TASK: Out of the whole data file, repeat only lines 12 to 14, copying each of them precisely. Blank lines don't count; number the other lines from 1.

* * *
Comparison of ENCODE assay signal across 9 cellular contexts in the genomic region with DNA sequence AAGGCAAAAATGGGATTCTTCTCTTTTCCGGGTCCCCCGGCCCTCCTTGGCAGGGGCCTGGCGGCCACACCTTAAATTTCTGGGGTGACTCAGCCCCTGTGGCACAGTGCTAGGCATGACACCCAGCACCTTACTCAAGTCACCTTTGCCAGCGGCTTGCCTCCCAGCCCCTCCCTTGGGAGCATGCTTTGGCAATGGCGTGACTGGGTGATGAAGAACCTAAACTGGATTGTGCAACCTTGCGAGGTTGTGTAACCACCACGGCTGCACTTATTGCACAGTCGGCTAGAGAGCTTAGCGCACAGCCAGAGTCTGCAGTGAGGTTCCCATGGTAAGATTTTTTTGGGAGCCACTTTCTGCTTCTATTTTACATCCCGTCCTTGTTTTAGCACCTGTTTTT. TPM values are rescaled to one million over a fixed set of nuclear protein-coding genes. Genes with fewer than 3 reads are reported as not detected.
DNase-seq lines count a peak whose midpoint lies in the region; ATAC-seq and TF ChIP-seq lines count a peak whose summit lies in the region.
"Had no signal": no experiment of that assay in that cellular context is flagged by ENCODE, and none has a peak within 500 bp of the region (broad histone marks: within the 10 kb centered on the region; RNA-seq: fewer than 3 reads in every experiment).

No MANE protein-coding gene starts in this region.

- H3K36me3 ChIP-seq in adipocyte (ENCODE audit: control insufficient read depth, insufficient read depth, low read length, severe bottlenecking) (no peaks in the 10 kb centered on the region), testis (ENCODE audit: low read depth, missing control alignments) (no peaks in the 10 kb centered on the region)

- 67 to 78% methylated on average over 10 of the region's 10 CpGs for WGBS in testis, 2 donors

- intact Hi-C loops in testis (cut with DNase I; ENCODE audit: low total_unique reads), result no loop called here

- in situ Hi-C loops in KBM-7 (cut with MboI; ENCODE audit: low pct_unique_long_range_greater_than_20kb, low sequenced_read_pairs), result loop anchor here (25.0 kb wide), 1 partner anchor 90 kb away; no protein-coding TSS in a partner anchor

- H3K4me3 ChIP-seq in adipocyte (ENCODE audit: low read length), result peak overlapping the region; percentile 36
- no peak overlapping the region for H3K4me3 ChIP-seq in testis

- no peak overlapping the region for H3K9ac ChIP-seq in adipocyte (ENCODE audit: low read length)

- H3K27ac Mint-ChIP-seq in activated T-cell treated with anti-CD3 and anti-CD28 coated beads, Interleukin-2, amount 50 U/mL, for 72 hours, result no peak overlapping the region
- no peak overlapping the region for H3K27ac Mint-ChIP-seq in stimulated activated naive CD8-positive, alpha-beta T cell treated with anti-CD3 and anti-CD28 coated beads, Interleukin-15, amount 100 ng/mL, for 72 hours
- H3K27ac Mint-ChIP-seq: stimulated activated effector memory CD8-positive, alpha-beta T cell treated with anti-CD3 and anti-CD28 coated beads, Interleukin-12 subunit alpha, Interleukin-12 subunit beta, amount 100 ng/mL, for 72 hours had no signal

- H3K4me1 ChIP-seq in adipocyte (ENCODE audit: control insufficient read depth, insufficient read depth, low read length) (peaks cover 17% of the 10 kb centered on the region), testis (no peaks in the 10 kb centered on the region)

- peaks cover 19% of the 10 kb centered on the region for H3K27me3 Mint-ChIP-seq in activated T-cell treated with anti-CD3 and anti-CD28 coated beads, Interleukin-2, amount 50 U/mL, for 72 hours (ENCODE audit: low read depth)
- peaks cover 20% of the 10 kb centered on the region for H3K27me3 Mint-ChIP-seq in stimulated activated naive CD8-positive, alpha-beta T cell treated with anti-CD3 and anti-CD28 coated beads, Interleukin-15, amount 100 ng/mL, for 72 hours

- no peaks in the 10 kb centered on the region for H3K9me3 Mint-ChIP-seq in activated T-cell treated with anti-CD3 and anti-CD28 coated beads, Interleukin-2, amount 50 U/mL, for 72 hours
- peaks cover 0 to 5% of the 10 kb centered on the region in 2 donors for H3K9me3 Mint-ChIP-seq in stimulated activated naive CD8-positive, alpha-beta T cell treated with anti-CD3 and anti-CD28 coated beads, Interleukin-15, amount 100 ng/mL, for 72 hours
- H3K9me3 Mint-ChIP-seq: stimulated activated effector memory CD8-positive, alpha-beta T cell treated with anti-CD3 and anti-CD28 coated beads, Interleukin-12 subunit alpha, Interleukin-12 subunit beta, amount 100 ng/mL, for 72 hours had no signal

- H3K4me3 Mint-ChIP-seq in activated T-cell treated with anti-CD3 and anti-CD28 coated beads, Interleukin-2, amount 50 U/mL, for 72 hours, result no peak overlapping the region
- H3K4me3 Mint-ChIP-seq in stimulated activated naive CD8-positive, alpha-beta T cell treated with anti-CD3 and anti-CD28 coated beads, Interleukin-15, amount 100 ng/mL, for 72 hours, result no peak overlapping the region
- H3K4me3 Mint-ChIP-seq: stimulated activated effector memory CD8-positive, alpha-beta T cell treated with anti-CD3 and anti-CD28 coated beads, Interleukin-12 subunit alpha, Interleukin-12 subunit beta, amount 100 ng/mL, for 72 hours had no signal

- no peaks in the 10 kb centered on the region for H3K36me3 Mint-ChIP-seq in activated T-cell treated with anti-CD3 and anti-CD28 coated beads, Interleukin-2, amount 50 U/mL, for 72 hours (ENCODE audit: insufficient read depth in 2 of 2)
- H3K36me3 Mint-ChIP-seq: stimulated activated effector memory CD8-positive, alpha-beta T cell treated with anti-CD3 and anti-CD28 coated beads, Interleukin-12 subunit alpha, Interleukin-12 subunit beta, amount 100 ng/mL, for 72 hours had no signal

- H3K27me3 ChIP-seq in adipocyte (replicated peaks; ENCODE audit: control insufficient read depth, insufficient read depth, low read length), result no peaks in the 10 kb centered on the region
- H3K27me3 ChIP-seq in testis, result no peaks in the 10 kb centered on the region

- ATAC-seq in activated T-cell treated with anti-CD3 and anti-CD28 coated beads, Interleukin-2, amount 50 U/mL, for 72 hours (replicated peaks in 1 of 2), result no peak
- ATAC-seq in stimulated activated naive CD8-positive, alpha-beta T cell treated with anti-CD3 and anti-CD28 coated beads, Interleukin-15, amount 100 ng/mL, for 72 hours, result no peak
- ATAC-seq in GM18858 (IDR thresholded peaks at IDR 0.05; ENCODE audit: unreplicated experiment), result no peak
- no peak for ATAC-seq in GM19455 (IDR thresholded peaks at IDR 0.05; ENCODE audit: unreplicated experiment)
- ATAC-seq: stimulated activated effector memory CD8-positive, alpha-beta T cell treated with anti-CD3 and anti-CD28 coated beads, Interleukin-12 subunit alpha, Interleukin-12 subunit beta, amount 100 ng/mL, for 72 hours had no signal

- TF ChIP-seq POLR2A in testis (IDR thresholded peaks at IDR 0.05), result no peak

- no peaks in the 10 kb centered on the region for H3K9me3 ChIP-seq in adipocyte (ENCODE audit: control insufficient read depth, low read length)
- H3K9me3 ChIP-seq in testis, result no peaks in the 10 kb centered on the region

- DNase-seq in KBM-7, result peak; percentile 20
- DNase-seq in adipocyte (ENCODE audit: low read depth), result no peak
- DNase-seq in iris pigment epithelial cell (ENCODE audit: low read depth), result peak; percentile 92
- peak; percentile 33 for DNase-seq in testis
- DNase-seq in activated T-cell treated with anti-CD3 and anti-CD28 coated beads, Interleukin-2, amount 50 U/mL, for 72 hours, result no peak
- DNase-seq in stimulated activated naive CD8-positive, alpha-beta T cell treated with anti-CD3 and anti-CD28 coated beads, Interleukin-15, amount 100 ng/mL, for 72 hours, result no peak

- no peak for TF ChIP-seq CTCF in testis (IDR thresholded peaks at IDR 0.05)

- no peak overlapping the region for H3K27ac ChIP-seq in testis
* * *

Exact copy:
- H3K27ac Mint-ChIP-seq in activated T-cell treated with anti-CD3 and anti-CD28 coated beads, Interleukin-2, amount 50 U/mL, for 72 hours, result no peak overlapping the region
- no peak overlapping the region for H3K27ac Mint-ChIP-seq in stimulated activated naive CD8-positive, alpha-beta T cell treated with anti-CD3 and anti-CD28 coated beads, Interleukin-15, amount 100 ng/mL, for 72 hours
- H3K27ac Mint-ChIP-seq: stimulated activated effector memory CD8-positive, alpha-beta T cell treated with anti-CD3 and anti-CD28 coated beads, Interleukin-12 subunit alpha, Interleukin-12 subunit beta, amount 100 ng/mL, for 72 hours had no signal